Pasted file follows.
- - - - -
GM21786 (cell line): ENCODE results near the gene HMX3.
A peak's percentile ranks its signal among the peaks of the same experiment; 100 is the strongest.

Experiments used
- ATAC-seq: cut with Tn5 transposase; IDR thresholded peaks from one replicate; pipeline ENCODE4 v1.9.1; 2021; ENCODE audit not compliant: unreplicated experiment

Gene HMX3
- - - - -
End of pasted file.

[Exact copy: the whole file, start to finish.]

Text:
GM21786 (cell line): ENCODE results near the gene HMX3.
A peak's percentile ranks its signal among the peaks of the same experiment; 100 is the strongest.

Experiments used
- ATAC-seq: cut with Tn5 transposase; IDR thresholded peaks from one replicate; pipeline ENCODE4 v1.9.1; 2021; ENCODE audit not compliant: unreplicated experiment

Gene HMX3